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Brin Coleman p2

Creator of the Bing Satellites albums Brin Coleman mentions some favorite musicians, and mentions an ethos he learned from musician Pete Namlook...

READERSVOICE.COM: Twilight Sessions Volume 20 is a serene album, good for detoxing the day. What situations do you listen to ambience and what albums do you keep returning to?

BRIN COLEMAN: I listen to music most on the bus on my way to work, college or grocery shopping and in that case it tends to be Ulrich Schnauss, Ultravox, My Bloody Valentine, Dead Kennedys or even ABBA. A strange mix, I know, but something loud enough to drown out the outside world.
I’m really only just learning to relax again at home. I used to relax just by making music – another reason why I’ve made so much. But now I find time to listen while lying on my couch in the dark. I love the music of Pete Namlook. His “record something, release it quickly and move on to the next project” ethos is something that has inspired me. He released most of his music himself, independent of anyone. He was 20 years ahead of us all!
I listen to Thomas Fehlmann a lot. Again, ahead of his time and much copied and his work as part of The Orb is fantastic.
I’m also a huge fan of American experimental composer Steve Reich. Another huge influence. With the techniques he uses, his music could be so cold but I find his music incredibly expressive and emotive.

RV: How do you find the new and old music for your ALL FM 96.9 ambience radio show?

BC: Unfortunately, I no longer have time to produce my weekly show for ALL FM, which is a terrible shame. I did carry it on independently for a while but I’ve not made one for some time. I may return to it later this year. All my previous shows are available to listen via my website though. I prided myself on giving good, original but not necessarily radio friendly music airtime.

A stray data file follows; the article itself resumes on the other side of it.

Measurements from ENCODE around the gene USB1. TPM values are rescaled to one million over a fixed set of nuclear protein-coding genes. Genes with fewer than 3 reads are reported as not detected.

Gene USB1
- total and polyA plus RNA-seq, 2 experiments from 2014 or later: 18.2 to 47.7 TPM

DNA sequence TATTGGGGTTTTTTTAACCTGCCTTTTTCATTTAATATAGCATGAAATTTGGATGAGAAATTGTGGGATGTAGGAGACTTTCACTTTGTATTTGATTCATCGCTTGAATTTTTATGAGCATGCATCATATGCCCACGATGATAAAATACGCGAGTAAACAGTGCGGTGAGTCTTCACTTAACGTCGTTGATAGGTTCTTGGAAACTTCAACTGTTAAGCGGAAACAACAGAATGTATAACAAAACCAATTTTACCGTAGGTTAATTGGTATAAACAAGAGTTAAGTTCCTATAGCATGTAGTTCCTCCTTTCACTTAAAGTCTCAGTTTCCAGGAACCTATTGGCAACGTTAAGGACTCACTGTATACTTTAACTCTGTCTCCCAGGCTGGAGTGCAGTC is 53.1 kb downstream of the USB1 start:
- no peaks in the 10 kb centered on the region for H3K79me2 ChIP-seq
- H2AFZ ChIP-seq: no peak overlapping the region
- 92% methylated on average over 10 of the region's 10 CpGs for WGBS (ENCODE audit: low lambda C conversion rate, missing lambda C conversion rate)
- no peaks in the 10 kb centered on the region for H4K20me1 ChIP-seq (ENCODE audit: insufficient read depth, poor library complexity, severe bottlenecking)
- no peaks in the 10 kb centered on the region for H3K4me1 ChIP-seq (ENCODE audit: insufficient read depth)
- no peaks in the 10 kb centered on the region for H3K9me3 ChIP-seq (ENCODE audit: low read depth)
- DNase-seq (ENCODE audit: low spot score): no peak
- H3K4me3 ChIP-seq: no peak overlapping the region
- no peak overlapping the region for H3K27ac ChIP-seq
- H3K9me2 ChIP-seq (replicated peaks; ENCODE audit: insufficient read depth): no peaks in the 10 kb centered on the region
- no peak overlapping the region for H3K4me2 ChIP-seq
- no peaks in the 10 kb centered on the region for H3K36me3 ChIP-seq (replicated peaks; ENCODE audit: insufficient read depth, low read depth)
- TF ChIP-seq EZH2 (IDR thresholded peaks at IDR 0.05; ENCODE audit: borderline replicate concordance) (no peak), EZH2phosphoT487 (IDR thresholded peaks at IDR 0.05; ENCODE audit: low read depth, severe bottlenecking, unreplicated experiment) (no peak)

Bandcamp is a great resource for new music and a good way of supporting independent artists and you can get notifications when an artist you like release new music. I made so many great discoveries that I kept going back to.

RV: What do you think makes for good ambience and electronic music?

BC: While I generally make ambient music, I am not really fussy about genres. In fact, music that sticks to particular genres can be so boring and unoriginal. What I make just ends up being floaty and ethereal.
My rule applies to all kinds of music – it has to be interesting and honest. Generally, I have no interest in the clean, new age type of ambient. I like a bit of grit or dissonance in there and if there’s something I’ve never heard before, all the better!

RV: Can you mention some of your favorite books of all time, fiction or non fiction?

BC: My absolute favourite author is Kurt Vonnegut. I’ve read everything I’ve been able to get my hands on. I’ve heard it said that his style is heavy going but I find him very easy to read. I think we come at life from the same angle. Melancholy and whimsy in equal amounts. He was a huge influence on Douglas Adams, another favourite of mine.
I enjoy Jon Ronson’s work. His books focus on the most unusual people in society. I highly recommend his books.

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-copyright Simon Sandall.